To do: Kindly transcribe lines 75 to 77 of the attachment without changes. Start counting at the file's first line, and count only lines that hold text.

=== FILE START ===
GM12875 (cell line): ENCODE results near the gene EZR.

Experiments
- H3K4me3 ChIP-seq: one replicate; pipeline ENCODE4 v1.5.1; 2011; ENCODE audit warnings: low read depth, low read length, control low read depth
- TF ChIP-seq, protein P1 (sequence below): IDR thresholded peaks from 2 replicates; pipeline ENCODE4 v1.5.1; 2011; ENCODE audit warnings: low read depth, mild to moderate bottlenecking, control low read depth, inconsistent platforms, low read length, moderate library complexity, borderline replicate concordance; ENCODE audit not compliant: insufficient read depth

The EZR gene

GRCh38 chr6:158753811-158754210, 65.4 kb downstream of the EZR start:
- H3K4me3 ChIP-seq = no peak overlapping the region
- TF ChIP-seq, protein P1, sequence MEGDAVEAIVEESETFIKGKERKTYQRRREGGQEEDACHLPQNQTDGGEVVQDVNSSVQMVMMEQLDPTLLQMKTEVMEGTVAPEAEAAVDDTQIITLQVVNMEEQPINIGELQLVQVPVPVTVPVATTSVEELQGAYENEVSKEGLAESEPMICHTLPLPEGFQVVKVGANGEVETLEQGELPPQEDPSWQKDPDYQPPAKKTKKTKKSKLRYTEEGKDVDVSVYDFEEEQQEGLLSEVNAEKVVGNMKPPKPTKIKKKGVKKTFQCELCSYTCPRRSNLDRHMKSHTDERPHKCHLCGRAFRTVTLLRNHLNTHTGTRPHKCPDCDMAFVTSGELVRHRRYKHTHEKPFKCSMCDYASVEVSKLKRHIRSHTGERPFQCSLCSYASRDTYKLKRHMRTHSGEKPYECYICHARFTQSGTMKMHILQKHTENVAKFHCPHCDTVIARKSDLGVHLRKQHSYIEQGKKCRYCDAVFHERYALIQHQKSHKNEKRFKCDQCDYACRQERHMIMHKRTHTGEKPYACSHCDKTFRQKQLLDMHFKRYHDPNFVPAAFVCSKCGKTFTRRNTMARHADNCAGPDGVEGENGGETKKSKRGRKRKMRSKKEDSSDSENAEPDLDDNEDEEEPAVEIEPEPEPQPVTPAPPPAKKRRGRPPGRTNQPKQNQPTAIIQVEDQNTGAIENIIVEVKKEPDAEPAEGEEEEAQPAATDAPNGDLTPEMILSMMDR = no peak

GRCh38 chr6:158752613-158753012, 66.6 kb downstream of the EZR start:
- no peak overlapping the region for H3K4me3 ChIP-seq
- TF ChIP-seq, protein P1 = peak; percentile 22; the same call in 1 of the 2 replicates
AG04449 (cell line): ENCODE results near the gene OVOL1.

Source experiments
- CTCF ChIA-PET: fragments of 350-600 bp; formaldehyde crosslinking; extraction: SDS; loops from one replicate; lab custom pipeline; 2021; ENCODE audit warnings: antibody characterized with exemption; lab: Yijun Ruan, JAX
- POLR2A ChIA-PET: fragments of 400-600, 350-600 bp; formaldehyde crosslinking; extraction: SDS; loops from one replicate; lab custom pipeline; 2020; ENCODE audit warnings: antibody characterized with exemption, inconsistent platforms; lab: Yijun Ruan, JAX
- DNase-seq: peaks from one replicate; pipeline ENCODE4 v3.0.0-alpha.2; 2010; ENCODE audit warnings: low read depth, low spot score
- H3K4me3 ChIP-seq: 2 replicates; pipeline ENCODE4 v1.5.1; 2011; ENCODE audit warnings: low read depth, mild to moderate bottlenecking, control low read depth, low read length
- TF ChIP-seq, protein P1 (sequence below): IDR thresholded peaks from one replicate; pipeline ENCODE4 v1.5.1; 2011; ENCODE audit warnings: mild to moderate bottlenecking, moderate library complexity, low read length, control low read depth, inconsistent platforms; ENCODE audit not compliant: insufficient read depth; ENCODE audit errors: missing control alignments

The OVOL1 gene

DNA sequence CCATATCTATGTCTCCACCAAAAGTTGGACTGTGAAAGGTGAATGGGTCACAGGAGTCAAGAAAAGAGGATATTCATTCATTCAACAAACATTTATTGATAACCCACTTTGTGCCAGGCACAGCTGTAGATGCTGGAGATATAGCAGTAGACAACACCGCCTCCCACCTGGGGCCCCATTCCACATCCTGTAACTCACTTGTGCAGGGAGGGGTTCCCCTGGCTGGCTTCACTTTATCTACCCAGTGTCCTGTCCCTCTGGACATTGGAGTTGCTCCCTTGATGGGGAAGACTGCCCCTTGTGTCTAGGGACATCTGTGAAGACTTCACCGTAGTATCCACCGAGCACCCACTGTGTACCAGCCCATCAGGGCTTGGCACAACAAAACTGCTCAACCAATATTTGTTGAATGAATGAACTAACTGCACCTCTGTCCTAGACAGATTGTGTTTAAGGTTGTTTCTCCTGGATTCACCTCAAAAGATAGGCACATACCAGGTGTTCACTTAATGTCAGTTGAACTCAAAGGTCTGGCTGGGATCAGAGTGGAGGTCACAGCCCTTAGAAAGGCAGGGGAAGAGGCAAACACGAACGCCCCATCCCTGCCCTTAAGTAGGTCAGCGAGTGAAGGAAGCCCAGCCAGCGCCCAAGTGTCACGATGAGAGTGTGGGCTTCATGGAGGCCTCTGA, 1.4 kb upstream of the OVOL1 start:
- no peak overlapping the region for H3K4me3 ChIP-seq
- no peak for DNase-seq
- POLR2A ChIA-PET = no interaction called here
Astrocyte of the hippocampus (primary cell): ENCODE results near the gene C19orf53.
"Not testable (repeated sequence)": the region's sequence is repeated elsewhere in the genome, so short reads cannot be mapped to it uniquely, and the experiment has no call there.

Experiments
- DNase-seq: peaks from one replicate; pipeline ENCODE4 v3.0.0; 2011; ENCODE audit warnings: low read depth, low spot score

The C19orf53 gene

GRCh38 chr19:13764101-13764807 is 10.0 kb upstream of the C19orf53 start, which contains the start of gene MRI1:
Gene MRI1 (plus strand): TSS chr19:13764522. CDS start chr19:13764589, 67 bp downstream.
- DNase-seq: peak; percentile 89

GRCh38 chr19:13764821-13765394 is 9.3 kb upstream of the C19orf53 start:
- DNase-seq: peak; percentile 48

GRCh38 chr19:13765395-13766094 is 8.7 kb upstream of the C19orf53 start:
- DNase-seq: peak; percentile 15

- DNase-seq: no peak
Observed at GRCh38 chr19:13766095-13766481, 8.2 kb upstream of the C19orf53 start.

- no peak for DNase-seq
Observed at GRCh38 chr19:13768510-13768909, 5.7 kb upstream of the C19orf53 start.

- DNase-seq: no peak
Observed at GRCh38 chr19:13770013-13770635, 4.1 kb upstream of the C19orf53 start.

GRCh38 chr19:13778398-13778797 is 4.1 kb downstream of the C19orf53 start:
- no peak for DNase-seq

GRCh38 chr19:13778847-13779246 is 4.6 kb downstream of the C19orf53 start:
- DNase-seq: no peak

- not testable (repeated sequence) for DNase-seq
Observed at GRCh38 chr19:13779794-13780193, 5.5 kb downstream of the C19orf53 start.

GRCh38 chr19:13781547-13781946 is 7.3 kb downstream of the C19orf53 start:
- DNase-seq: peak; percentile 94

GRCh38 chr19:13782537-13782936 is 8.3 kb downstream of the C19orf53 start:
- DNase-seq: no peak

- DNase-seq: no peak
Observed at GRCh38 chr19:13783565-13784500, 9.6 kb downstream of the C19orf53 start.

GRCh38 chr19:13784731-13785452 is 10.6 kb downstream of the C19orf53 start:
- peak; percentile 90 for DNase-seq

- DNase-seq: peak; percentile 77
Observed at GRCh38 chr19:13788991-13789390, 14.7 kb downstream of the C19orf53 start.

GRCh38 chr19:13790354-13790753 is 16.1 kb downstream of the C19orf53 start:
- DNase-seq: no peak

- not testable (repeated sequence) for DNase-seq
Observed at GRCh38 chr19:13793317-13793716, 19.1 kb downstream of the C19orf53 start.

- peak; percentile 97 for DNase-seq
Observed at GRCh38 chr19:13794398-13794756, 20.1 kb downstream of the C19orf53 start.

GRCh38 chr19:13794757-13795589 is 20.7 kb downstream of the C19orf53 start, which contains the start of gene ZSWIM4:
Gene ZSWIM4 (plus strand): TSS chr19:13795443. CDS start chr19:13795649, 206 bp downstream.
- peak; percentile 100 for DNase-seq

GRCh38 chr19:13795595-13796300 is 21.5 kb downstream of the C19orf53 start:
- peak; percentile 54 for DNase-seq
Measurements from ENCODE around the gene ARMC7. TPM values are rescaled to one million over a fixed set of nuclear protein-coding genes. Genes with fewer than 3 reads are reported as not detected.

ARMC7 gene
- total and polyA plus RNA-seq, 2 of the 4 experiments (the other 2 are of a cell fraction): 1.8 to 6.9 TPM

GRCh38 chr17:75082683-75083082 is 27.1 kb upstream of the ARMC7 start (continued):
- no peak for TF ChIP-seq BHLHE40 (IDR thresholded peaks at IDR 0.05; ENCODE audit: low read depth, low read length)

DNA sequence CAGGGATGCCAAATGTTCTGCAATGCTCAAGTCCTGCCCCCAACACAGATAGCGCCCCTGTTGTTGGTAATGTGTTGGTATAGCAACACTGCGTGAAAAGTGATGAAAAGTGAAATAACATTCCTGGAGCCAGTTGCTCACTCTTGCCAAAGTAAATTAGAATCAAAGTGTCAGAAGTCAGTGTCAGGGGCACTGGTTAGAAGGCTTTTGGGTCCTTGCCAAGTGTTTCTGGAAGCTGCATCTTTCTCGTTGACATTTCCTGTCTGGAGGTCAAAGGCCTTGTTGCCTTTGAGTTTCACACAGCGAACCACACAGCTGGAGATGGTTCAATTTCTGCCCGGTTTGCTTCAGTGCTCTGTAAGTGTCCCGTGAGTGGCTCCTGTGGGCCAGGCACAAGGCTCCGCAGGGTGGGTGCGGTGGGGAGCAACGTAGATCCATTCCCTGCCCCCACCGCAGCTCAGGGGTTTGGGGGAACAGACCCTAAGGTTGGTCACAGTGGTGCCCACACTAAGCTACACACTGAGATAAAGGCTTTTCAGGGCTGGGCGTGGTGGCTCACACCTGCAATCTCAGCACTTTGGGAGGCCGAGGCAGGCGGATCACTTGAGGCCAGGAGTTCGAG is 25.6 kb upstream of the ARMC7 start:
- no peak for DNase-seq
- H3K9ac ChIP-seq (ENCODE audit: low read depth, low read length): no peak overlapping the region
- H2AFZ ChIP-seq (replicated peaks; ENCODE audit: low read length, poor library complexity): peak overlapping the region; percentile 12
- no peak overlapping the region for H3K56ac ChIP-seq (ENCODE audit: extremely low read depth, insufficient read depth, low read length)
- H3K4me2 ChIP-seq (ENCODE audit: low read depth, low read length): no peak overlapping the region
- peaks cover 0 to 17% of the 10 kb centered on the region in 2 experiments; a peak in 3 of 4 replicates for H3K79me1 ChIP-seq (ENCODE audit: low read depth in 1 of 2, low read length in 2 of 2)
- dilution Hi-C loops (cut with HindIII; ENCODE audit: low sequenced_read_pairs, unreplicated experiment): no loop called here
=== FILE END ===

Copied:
- no peak for DNase-seq
- H3K9ac ChIP-seq (ENCODE audit: low read depth, low read length): no peak overlapping the region
- H2AFZ ChIP-seq (replicated peaks; ENCODE audit: low read length, poor library complexity): peak overlapping the region; percentile 12